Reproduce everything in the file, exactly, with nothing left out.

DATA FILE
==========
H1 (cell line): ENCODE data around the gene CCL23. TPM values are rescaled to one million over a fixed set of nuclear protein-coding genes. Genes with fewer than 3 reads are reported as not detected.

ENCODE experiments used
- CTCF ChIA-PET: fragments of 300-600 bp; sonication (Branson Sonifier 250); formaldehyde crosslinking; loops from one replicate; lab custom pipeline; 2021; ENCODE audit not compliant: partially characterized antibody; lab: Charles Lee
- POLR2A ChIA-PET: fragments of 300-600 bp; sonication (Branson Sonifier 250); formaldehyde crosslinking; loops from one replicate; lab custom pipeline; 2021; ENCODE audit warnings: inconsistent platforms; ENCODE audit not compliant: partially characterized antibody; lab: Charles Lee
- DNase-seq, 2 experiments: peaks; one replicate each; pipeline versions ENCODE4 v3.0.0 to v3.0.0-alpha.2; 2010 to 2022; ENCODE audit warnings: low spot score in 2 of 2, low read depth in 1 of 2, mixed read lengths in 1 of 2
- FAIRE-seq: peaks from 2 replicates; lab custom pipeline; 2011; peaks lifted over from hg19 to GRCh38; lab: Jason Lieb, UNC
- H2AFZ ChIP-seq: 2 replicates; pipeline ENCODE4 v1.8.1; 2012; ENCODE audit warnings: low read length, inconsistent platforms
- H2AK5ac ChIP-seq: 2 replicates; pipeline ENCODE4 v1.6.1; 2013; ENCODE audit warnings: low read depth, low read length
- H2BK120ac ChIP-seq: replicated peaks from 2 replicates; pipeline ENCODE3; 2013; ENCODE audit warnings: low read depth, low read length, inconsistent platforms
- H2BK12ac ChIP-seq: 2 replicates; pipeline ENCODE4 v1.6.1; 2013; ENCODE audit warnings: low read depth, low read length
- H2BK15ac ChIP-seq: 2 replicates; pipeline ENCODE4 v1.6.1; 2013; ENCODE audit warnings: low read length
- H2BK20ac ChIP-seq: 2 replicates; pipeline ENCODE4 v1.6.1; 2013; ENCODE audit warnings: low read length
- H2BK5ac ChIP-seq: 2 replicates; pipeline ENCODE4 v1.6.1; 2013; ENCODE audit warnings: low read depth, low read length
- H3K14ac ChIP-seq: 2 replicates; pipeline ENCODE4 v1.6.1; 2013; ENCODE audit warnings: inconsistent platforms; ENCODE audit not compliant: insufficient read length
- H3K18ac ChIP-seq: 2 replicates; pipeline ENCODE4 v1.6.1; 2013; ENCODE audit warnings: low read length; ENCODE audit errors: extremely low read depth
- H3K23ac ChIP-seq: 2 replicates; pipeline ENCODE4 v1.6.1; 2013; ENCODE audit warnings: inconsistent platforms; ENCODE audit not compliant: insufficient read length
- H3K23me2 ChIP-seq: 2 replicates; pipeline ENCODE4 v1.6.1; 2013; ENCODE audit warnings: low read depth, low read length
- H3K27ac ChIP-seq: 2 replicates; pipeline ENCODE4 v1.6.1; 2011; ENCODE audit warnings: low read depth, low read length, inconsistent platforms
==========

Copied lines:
H1 (cell line): ENCODE data around the gene CCL23. TPM values are rescaled to one million over a fixed set of nuclear protein-coding genes. Genes with fewer than 3 reads are reported as not detected.

ENCODE experiments used
- CTCF ChIA-PET: fragments of 300-600 bp; sonication (Branson Sonifier 250); formaldehyde crosslinking; loops from one replicate; lab custom pipeline; 2021; ENCODE audit not compliant: partially characterized antibody; lab: Charles Lee
- POLR2A ChIA-PET: fragments of 300-600 bp; sonication (Branson Sonifier 250); formaldehyde crosslinking; loops from one replicate; lab custom pipeline; 2021; ENCODE audit warnings: inconsistent platforms; ENCODE audit not compliant: partially characterized antibody; lab: Charles Lee
- DNase-seq, 2 experiments: peaks; one replicate each; pipeline versions ENCODE4 v3.0.0 to v3.0.0-alpha.2; 2010 to 2022; ENCODE audit warnings: low spot score in 2 of 2, low read depth in 1 of 2, mixed read lengths in 1 of 2
- FAIRE-seq: peaks from 2 replicates; lab custom pipeline; 2011; peaks lifted over from hg19 to GRCh38; lab: Jason Lieb, UNC
- H2AFZ ChIP-seq: 2 replicates; pipeline ENCODE4 v1.8.1; 2012; ENCODE audit warnings: low read length, inconsistent platforms
- H2AK5ac ChIP-seq: 2 replicates; pipeline ENCODE4 v1.6.1; 2013; ENCODE audit warnings: low read depth, low read length
- H2BK120ac ChIP-seq: replicated peaks from 2 replicates; pipeline ENCODE3; 2013; ENCODE audit warnings: low read depth, low read length, inconsistent platforms
- H2BK12ac ChIP-seq: 2 replicates; pipeline ENCODE4 v1.6.1; 2013; ENCODE audit warnings: low read depth, low read length
- H2BK15ac ChIP-seq: 2 replicates; pipeline ENCODE4 v1.6.1; 2013; ENCODE audit warnings: low read length
- H2BK20ac ChIP-seq: 2 replicates; pipeline ENCODE4 v1.6.1; 2013; ENCODE audit warnings: low read length
- H2BK5ac ChIP-seq: 2 replicates; pipeline ENCODE4 v1.6.1; 2013; ENCODE audit warnings: low read depth, low read length
- H3K14ac ChIP-seq: 2 replicates; pipeline ENCODE4 v1.6.1; 2013; ENCODE audit warnings: inconsistent platforms; ENCODE audit not compliant: insufficient read length
- H3K18ac ChIP-seq: 2 replicates; pipeline ENCODE4 v1.6.1; 2013; ENCODE audit warnings: low read length; ENCODE audit errors: extremely low read depth
- H3K23ac ChIP-seq: 2 replicates; pipeline ENCODE4 v1.6.1; 2013; ENCODE audit warnings: inconsistent platforms; ENCODE audit not compliant: insufficient read length
- H3K23me2 ChIP-seq: 2 replicates; pipeline ENCODE4 v1.6.1; 2013; ENCODE audit warnings: low read depth, low read length
- H3K27ac ChIP-seq: 2 replicates; pipeline ENCODE4 v1.6.1; 2011; ENCODE audit warnings: low read depth, low read length, inconsistent platforms